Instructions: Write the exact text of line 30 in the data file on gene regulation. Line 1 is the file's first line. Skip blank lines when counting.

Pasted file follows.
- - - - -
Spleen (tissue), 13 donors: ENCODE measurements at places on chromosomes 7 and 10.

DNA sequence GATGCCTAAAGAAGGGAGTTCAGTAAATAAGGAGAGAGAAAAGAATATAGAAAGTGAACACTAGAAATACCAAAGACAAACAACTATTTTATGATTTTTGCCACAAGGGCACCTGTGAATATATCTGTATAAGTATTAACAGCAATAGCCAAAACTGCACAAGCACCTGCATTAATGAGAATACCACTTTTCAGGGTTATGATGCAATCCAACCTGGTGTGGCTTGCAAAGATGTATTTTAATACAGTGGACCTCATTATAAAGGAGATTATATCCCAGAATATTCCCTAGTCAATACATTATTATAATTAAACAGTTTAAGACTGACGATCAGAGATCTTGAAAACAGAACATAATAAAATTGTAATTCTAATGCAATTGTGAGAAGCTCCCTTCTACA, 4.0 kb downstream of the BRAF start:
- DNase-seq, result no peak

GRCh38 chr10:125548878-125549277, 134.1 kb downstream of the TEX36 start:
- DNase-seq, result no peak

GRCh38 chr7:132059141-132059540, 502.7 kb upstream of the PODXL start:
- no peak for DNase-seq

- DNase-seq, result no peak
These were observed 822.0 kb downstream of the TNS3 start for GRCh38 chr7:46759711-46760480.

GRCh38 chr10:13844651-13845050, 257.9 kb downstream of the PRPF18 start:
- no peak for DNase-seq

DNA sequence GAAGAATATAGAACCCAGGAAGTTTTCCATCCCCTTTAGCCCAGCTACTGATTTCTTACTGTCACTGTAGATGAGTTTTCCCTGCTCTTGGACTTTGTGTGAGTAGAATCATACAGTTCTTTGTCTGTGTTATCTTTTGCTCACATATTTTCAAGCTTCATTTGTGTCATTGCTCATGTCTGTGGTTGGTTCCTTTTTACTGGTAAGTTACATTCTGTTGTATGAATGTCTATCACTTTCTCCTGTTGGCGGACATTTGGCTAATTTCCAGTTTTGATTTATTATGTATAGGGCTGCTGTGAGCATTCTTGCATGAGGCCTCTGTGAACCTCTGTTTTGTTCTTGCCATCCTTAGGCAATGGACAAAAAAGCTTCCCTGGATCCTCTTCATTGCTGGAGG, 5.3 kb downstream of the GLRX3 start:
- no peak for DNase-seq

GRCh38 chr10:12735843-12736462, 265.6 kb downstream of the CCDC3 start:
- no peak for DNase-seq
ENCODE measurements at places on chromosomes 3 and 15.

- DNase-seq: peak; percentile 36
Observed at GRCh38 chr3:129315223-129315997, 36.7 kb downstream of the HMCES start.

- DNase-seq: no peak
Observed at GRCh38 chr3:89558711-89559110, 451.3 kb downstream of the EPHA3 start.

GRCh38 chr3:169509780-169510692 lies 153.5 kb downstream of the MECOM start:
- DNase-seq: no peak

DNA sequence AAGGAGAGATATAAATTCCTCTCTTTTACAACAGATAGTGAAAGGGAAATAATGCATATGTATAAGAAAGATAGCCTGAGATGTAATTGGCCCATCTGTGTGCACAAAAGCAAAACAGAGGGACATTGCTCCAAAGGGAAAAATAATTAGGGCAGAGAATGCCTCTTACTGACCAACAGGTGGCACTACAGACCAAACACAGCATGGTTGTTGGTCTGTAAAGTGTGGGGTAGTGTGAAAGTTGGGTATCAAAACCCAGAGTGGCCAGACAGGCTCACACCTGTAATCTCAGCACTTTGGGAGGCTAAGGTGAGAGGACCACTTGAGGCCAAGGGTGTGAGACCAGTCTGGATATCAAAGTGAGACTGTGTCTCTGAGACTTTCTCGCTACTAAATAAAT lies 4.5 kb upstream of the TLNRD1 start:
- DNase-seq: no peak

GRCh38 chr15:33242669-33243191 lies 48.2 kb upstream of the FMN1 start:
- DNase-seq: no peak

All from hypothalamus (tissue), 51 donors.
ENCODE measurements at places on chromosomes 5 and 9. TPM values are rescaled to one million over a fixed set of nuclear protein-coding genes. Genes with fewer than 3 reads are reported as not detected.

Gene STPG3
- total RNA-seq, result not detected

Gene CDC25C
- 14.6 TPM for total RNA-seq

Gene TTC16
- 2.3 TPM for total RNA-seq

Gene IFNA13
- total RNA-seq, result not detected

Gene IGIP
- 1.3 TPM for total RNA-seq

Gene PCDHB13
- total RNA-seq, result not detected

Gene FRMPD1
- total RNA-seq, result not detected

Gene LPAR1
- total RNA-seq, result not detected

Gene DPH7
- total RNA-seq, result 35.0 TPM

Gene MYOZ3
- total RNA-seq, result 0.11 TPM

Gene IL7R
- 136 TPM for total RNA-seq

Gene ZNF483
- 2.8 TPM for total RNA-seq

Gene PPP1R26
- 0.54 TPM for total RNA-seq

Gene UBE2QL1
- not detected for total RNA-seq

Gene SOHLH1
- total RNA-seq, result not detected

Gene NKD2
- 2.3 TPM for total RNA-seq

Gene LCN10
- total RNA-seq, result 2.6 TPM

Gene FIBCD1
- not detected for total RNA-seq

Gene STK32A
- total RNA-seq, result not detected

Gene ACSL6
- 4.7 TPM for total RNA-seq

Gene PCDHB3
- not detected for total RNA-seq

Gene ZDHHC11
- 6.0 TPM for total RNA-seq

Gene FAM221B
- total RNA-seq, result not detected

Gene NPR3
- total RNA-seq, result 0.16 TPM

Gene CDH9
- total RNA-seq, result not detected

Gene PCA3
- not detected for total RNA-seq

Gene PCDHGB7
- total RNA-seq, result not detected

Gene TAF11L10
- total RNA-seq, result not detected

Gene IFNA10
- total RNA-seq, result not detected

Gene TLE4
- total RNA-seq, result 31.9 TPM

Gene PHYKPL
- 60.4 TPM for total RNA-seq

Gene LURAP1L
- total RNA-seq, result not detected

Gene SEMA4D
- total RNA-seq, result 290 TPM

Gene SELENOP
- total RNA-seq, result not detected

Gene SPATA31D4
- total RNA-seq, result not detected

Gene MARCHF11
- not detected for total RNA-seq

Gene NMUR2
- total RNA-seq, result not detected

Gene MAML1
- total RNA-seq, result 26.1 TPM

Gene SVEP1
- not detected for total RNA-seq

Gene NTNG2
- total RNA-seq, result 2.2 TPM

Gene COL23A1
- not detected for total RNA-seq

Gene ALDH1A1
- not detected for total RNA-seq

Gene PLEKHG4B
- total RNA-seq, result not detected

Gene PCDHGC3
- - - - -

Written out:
- total RNA-seq, result not detected